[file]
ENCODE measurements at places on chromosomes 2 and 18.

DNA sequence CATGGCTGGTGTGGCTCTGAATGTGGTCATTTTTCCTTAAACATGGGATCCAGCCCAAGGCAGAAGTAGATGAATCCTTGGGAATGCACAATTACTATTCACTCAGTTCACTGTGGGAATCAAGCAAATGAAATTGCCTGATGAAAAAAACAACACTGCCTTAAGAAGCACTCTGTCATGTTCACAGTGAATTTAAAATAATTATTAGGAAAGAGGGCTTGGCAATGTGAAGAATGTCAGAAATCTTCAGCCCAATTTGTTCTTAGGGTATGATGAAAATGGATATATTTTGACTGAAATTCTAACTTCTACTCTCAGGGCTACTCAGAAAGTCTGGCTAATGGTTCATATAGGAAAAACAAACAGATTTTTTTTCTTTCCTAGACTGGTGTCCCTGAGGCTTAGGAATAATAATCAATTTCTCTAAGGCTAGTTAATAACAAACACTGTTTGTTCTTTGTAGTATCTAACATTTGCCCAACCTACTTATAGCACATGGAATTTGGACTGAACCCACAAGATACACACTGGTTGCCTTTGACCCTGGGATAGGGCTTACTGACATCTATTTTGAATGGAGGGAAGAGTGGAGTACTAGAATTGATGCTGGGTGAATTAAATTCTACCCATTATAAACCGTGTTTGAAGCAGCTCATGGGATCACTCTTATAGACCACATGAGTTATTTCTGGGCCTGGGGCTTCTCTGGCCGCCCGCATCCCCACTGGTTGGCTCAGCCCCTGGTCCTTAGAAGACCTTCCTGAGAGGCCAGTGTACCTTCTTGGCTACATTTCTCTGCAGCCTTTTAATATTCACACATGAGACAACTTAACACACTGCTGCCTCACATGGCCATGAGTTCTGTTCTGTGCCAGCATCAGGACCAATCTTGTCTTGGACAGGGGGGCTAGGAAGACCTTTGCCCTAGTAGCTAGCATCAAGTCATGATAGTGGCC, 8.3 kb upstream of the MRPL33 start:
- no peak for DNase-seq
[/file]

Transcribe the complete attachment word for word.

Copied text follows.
ENCODE measurements at places on chromosomes 2 and 18.

DNA sequence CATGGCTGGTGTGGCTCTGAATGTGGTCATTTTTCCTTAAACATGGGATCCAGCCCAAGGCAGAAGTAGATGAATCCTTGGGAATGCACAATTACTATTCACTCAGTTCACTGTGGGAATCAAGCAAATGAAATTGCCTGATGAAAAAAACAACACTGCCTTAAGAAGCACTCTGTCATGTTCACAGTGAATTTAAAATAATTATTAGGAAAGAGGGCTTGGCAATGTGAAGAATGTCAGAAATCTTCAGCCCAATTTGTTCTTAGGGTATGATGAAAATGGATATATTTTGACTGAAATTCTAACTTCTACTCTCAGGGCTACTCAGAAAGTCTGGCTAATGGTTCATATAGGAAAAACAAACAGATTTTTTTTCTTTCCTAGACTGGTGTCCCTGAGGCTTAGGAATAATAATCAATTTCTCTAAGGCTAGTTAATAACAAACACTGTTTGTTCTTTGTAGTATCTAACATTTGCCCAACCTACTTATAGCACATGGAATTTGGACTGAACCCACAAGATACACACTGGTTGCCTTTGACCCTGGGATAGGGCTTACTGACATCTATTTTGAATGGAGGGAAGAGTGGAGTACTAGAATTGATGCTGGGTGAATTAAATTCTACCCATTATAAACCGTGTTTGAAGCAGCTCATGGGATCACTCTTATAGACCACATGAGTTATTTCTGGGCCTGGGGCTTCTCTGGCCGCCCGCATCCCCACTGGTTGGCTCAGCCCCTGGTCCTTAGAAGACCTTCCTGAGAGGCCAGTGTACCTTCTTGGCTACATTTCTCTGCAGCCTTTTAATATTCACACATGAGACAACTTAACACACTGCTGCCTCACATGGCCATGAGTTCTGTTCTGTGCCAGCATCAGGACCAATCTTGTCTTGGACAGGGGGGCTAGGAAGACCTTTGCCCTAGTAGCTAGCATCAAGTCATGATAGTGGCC, 8.3 kb upstream of the MRPL33 start:
- no peak for DNase-seq